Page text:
The president of the Pontifical Council for Culture has said that evolutionary theory is “not incompatible” with the teachings of the Catholic Church, insisting that the theory of biological change over time was never condemned by the Church.
Archbishop Gianfranco Ravasi made such remarks while presenting the new interdisciplinary conference to mark the 150th anniversary of Charles Darwin’s Origin of the Species. The conference, which is a Vatican initiative to promote dialogue between scientists and theologians, is scheduled to take place in Rome in March 2009.
“Evolutionary theory is not incompatible a priori with the teaching of the Catholic Church, with the message of the Bible and theology, and in actual fact it was never condemned,” Archbishop Ravasi said.
He said the theologians, philosophers and scientists are attending the conference not necessarily for the purpose of coming to an agreement, but rather hoping to confirm “the possibility of dialogue and a common desire to interpret reality, albeit from different points of view.”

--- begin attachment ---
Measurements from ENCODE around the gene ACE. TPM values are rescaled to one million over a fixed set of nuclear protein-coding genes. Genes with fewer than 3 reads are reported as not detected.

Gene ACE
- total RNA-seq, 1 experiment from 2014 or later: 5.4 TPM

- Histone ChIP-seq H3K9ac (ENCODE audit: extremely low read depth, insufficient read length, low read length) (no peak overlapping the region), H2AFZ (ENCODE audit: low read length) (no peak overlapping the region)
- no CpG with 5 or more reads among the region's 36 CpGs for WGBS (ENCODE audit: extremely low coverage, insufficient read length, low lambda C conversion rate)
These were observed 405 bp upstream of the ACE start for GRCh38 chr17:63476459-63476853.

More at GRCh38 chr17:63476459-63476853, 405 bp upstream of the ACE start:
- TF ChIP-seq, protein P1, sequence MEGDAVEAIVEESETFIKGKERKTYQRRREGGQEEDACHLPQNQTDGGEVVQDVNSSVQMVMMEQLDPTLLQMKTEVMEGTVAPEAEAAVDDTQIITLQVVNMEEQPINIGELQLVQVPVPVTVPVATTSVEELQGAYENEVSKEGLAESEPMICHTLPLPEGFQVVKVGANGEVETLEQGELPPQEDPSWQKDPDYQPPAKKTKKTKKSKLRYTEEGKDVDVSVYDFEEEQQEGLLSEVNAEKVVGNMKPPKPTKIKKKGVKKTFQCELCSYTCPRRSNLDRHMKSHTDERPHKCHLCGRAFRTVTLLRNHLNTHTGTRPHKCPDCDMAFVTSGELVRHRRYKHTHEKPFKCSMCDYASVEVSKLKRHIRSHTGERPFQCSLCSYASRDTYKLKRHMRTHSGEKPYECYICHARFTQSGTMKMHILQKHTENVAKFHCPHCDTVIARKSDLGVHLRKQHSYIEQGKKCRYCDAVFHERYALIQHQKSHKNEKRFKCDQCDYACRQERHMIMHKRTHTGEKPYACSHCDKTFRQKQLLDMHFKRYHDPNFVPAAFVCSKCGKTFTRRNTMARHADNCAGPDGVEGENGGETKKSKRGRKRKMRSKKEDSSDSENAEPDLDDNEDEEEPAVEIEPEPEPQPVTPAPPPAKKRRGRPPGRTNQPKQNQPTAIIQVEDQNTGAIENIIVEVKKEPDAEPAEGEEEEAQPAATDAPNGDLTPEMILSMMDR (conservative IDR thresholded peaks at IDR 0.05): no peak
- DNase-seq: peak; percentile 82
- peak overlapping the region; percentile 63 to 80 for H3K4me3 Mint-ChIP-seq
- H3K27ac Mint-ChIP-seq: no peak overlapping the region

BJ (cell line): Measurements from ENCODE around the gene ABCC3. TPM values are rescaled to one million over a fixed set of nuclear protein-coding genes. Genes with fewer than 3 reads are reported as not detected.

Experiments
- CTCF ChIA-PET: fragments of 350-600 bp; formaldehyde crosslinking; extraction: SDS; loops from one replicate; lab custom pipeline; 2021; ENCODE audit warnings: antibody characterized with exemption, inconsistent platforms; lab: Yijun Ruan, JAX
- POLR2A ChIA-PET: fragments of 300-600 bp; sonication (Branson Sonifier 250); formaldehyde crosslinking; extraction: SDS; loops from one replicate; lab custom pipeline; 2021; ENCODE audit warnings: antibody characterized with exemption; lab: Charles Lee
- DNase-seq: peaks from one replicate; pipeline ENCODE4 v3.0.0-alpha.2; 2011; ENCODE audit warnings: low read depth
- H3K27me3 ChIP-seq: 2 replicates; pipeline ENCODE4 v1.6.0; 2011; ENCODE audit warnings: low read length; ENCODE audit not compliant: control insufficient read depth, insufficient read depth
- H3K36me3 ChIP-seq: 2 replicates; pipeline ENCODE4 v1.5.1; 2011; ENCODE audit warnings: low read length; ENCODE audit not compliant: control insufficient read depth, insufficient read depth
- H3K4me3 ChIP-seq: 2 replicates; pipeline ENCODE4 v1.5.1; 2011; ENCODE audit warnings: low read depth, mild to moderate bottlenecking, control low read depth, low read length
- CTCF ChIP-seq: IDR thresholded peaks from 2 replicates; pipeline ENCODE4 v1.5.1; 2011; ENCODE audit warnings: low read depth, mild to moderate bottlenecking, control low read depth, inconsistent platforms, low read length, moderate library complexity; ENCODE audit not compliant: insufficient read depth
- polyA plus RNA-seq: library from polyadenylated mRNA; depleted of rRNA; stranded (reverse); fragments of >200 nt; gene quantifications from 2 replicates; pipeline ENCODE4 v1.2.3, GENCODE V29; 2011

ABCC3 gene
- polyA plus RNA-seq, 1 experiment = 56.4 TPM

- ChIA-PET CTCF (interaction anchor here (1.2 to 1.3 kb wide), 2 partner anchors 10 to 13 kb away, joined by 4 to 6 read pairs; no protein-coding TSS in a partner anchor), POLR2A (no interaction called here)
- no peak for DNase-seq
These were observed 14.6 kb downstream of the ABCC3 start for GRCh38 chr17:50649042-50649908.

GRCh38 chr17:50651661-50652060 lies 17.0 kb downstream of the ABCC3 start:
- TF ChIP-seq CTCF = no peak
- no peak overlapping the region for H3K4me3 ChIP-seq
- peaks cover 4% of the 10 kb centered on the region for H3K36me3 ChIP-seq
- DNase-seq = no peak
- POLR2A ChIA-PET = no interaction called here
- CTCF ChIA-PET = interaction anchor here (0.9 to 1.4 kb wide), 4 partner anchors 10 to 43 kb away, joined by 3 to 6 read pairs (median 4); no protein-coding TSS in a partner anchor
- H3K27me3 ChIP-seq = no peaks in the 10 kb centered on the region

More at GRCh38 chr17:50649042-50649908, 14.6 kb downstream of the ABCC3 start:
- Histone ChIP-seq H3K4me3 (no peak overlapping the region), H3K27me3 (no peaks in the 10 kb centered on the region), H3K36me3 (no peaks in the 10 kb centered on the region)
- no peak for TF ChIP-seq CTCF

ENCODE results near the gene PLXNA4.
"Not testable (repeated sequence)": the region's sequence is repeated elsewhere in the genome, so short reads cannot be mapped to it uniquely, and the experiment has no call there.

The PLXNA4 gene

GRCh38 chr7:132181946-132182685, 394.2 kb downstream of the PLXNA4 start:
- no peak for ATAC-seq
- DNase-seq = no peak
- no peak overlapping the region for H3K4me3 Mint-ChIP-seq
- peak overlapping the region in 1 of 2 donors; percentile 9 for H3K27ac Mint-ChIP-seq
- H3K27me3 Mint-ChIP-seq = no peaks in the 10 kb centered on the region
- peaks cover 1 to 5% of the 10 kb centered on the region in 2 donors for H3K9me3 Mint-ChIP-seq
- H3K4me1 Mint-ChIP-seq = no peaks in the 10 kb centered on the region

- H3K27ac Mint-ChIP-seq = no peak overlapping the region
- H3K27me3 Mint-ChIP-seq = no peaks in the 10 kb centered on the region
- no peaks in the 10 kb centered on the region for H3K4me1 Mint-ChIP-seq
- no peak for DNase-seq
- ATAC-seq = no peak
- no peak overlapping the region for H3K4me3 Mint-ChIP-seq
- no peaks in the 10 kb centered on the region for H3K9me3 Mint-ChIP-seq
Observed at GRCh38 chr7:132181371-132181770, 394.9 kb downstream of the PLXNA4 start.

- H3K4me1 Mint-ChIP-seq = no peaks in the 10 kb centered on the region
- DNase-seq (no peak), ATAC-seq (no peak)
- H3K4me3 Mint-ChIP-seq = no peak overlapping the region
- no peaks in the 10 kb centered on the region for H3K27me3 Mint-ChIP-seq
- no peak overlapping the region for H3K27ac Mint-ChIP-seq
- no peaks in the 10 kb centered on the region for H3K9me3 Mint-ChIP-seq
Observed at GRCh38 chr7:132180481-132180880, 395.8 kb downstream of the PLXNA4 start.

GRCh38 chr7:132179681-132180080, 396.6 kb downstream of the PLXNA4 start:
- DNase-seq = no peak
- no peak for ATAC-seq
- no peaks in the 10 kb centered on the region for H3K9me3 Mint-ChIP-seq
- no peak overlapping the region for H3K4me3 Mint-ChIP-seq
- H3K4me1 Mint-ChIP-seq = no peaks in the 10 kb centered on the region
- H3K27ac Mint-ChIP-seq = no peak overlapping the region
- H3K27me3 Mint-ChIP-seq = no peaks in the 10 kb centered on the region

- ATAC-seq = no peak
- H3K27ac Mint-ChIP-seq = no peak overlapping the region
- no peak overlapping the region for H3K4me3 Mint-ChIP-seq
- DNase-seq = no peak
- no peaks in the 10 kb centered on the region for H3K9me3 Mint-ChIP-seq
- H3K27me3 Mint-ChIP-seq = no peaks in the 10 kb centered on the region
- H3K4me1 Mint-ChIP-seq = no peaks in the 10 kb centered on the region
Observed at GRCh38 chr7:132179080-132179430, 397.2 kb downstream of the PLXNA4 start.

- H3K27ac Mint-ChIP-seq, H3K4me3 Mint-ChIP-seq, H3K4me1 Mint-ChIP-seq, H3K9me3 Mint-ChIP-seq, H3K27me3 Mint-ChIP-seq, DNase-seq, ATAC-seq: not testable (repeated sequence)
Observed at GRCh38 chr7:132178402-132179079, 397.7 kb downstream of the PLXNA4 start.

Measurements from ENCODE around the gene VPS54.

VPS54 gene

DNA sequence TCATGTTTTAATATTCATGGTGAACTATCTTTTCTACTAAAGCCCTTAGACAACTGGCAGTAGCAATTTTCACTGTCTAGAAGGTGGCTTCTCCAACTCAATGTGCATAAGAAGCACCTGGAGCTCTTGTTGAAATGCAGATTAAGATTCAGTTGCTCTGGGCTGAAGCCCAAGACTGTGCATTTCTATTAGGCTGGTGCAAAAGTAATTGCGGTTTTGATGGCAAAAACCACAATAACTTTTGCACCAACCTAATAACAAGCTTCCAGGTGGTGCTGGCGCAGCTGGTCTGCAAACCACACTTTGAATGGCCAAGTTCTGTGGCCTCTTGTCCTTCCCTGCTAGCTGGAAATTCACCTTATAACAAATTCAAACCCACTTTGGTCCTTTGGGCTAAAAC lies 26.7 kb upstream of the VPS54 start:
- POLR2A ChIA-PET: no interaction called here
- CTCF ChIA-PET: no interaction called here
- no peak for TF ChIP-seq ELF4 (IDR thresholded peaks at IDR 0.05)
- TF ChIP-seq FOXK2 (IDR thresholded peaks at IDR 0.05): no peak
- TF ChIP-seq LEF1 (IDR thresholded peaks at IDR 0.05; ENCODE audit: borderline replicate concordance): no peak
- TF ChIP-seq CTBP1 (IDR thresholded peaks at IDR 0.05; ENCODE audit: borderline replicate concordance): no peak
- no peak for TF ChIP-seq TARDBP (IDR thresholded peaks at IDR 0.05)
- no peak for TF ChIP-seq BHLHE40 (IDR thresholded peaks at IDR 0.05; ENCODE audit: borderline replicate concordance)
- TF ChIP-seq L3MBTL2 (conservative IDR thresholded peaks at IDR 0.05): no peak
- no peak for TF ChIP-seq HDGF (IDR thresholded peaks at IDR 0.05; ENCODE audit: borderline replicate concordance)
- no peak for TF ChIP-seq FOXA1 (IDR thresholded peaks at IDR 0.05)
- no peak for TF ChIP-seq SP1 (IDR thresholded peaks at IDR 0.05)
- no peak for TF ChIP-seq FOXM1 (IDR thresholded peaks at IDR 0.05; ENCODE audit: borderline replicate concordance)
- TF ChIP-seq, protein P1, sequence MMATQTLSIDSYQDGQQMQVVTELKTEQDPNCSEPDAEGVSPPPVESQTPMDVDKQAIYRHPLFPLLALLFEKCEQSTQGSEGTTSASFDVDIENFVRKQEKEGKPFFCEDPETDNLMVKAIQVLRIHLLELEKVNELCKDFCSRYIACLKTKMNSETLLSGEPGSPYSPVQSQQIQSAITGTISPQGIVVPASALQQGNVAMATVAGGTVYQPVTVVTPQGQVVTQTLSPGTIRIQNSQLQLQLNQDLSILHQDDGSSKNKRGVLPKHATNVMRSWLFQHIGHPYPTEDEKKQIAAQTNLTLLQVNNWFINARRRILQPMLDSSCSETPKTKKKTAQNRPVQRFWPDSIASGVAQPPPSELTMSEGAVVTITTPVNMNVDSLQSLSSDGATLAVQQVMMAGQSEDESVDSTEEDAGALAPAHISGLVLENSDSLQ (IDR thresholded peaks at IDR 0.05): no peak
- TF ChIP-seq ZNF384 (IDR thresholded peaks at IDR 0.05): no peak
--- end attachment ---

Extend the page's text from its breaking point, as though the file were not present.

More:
The prelate remarked that adversarial interpretations of the interaction of religion and science should be avoided, saying:
“We should stop thinking of history as a court of law that is continuously in session but rather concentrate on establishing franker and more efficient dialogue between two points of view that look at the same reality - that of man and his world”
While the Catholic Church has said Darwin’s theory of natural selection is the most probable cause of biological development, Catholic teaching has also emphasized God’s role in creation.
According to ANSA news agency, last September Pope Benedict XVI issued a strong criticism of interpretations of evolutionary theory which hold that the universe is “the random result of evolution and therefore, at bottom, something unreasonable.”